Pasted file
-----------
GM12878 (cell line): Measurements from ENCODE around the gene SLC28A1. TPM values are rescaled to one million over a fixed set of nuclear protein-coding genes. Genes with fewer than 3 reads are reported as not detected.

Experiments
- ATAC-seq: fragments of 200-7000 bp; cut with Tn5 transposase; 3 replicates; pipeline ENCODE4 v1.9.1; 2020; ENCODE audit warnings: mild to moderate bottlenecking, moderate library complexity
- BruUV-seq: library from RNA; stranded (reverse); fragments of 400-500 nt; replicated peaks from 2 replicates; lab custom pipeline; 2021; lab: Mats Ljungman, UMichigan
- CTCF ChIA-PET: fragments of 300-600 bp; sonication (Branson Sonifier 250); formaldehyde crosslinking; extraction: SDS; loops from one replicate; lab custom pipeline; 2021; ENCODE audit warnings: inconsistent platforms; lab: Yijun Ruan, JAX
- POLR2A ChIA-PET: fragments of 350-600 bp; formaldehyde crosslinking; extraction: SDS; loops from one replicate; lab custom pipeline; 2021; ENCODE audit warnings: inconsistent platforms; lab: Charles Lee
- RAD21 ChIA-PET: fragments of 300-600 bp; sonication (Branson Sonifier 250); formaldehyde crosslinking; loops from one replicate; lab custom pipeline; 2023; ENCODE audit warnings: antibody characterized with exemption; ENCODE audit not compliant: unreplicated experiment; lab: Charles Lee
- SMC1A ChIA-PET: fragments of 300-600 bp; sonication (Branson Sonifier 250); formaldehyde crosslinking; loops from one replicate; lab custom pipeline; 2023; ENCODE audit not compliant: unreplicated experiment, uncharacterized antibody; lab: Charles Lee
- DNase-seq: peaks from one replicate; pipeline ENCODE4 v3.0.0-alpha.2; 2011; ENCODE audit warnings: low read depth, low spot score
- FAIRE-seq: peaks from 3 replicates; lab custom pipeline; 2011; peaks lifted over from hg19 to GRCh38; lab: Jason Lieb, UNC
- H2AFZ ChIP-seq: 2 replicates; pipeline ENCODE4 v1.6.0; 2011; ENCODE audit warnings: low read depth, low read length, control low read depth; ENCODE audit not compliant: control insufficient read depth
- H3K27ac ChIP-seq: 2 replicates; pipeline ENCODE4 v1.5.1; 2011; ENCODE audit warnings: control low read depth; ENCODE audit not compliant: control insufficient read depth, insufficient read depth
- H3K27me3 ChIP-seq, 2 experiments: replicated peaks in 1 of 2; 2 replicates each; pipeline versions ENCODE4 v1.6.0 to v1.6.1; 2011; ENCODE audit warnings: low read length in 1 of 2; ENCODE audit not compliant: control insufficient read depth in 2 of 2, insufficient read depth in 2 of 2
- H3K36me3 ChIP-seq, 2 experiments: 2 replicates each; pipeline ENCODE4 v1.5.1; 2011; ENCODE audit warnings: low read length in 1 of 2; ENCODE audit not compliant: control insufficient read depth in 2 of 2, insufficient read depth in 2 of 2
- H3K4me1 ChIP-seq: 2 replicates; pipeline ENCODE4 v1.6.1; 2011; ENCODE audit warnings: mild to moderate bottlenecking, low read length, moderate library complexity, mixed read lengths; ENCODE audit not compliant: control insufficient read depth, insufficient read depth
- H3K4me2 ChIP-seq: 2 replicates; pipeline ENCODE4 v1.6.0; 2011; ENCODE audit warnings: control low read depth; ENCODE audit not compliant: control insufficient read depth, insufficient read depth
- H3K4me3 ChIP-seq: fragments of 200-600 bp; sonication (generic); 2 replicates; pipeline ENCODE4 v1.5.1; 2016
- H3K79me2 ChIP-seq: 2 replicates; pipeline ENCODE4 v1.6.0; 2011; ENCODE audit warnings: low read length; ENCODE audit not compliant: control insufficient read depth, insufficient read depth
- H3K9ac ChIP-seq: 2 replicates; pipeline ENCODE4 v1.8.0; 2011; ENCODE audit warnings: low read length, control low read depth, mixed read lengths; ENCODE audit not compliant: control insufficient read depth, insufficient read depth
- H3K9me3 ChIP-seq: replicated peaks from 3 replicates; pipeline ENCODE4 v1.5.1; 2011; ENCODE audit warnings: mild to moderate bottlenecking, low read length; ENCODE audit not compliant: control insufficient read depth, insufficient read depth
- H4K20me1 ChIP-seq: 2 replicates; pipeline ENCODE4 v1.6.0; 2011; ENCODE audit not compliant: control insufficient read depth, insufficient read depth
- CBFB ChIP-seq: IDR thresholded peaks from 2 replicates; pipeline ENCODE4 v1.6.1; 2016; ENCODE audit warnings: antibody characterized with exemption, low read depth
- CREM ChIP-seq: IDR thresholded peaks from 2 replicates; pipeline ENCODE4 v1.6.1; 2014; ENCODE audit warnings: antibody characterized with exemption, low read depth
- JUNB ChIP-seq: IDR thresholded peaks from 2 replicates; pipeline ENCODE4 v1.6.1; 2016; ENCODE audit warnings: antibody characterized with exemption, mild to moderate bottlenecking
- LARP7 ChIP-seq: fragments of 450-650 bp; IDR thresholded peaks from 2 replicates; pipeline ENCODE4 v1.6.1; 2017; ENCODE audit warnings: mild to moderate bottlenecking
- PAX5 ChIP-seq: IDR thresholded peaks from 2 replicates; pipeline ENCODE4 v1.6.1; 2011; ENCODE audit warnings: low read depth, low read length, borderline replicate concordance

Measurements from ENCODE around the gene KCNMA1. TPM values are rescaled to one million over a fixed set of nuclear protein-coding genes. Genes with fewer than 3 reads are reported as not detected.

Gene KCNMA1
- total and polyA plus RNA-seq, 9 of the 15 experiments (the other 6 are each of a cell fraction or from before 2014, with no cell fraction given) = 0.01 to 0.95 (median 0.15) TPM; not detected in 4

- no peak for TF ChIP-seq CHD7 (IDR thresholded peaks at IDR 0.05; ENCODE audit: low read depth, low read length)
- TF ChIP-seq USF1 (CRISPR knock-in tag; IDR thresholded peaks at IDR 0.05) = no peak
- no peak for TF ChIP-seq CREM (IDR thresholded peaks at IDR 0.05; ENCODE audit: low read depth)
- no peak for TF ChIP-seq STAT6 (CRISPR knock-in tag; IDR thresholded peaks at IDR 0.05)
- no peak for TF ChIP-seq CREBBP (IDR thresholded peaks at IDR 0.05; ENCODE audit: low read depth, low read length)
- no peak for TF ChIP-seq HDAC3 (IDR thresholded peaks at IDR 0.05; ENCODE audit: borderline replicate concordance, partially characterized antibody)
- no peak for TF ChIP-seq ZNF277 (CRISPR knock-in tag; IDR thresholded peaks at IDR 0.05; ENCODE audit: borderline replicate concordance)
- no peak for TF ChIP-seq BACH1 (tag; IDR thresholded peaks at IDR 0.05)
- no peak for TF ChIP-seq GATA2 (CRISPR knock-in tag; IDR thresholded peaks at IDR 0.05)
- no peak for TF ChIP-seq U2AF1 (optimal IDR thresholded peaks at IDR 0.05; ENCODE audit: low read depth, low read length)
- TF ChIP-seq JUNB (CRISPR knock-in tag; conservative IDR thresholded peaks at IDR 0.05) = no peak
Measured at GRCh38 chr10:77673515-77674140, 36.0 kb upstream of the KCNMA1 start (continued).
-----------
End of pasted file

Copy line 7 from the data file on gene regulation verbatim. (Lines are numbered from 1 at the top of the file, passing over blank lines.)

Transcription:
- RAD21 ChIA-PET: fragments of 300-600 bp; sonication (Branson Sonifier 250); formaldehyde crosslinking; loops from one replicate; lab custom pipeline; 2023; ENCODE audit warnings: antibody characterized with exemption; ENCODE audit not compliant: unreplicated experiment; lab: Charles Lee